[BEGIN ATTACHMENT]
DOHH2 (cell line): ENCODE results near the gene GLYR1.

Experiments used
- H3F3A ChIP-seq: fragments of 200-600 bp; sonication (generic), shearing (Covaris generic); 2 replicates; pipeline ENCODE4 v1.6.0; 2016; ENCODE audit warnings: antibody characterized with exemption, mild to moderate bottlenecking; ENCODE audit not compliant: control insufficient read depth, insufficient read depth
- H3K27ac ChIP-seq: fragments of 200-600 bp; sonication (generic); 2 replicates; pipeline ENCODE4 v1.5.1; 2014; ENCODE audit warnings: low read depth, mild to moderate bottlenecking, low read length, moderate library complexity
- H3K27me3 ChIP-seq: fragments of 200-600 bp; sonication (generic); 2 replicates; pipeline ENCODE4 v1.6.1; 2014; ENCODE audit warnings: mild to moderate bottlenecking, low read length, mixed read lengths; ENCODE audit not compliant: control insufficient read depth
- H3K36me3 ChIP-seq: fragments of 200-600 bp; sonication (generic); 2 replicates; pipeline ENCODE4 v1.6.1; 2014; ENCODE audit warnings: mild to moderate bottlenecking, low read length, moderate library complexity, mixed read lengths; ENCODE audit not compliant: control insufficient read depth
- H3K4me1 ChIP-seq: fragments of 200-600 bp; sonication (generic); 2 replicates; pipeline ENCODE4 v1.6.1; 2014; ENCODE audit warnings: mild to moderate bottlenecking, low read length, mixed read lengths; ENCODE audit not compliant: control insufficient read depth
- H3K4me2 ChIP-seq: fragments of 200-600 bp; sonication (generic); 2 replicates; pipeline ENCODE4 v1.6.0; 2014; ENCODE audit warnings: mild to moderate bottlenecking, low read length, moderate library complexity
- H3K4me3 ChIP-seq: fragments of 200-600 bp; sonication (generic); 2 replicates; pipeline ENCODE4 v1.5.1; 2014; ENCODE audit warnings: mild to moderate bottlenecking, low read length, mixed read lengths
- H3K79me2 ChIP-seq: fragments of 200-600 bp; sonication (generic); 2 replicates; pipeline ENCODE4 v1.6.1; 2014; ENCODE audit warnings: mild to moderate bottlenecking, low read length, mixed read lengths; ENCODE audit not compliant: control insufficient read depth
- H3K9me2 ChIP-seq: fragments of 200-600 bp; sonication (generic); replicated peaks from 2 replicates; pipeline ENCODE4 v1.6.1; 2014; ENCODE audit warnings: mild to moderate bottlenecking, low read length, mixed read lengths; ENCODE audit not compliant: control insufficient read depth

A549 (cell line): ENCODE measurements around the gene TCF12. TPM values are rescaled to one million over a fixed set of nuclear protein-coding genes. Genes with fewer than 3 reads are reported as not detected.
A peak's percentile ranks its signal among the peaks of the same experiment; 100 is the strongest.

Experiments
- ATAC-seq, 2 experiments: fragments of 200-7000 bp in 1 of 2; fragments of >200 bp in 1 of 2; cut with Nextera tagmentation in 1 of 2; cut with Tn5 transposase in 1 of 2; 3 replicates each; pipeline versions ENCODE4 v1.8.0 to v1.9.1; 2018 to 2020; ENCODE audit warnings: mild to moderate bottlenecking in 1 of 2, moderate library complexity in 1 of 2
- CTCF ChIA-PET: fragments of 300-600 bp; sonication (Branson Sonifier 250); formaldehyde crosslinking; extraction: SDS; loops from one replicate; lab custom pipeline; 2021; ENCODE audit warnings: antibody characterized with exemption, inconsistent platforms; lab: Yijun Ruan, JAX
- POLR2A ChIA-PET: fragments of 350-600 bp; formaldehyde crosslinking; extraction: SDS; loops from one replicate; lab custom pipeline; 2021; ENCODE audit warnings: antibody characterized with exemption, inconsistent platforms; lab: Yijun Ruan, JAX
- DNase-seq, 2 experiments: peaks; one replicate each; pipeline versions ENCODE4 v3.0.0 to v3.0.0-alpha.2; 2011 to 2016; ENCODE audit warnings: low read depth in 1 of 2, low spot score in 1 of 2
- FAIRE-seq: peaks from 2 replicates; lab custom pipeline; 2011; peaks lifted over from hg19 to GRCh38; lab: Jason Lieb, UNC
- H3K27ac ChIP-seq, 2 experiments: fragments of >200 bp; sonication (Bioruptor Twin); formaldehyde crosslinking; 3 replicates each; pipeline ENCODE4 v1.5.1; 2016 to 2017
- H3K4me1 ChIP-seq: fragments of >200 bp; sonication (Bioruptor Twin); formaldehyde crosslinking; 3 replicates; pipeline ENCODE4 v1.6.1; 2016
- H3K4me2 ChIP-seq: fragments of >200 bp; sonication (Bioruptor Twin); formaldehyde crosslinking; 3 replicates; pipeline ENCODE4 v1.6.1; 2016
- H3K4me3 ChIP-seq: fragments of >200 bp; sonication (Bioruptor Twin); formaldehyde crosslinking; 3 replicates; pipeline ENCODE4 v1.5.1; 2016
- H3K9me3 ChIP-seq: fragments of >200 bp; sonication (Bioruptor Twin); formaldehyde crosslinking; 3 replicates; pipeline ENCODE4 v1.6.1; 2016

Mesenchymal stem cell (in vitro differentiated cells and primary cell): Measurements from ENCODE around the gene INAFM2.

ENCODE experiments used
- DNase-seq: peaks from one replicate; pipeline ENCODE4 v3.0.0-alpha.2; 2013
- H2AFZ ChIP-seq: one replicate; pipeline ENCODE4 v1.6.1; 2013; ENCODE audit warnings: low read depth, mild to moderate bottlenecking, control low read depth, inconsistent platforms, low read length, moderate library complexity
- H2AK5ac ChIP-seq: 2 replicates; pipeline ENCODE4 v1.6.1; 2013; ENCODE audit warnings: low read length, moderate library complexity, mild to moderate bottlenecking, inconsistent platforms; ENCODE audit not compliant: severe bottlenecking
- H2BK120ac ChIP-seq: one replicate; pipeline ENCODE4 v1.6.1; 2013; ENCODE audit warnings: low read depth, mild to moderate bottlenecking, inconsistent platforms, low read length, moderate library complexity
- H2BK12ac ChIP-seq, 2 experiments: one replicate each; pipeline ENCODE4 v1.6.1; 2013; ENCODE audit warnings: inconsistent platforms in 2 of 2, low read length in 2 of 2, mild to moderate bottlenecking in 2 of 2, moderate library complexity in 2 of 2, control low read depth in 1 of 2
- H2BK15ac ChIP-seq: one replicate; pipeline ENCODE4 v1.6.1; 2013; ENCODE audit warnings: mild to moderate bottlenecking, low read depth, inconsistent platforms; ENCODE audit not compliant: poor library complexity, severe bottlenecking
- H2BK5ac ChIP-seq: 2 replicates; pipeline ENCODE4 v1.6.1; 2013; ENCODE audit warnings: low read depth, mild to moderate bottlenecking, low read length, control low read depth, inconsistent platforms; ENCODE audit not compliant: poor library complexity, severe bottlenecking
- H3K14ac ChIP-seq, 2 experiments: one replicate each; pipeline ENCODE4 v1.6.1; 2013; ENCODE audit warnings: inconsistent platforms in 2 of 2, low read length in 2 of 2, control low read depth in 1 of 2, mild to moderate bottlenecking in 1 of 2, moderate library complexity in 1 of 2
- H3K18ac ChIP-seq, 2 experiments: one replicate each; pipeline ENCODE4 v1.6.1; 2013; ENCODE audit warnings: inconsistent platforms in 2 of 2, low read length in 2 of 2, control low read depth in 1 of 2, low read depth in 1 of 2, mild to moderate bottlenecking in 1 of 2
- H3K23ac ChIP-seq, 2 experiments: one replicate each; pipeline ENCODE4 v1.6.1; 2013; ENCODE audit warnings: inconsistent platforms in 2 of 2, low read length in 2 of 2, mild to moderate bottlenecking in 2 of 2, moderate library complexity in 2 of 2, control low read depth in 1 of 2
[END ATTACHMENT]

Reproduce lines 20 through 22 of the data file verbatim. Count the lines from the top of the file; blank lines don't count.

- H3K27ac ChIP-seq, 2 experiments: fragments of >200 bp; sonication (Bioruptor Twin); formaldehyde crosslinking; 3 replicates each; pipeline ENCODE4 v1.5.1; 2016 to 2017
- H3K4me1 ChIP-seq: fragments of >200 bp; sonication (Bioruptor Twin); formaldehyde crosslinking; 3 replicates; pipeline ENCODE4 v1.6.1; 2016
- H3K4me2 ChIP-seq: fragments of >200 bp; sonication (Bioruptor Twin); formaldehyde crosslinking; 3 replicates; pipeline ENCODE4 v1.6.1; 2016